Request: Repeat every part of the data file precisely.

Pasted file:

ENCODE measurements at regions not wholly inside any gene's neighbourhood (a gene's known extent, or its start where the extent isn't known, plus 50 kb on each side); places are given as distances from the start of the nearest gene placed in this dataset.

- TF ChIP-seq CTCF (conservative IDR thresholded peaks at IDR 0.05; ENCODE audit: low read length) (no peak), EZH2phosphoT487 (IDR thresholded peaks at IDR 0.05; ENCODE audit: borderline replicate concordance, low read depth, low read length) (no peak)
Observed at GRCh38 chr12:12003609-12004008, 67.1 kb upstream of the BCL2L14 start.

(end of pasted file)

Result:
ENCODE measurements at regions not wholly inside any gene's neighbourhood (a gene's known extent, or its start where the extent isn't known, plus 50 kb on each side); places are given as distances from the start of the nearest gene placed in this dataset.

- TF ChIP-seq CTCF (conservative IDR thresholded peaks at IDR 0.05; ENCODE audit: low read length) (no peak), EZH2phosphoT487 (IDR thresholded peaks at IDR 0.05; ENCODE audit: borderline replicate concordance, low read depth, low read length) (no peak)
Observed at GRCh38 chr12:12003609-12004008, 67.1 kb upstream of the BCL2L14 start.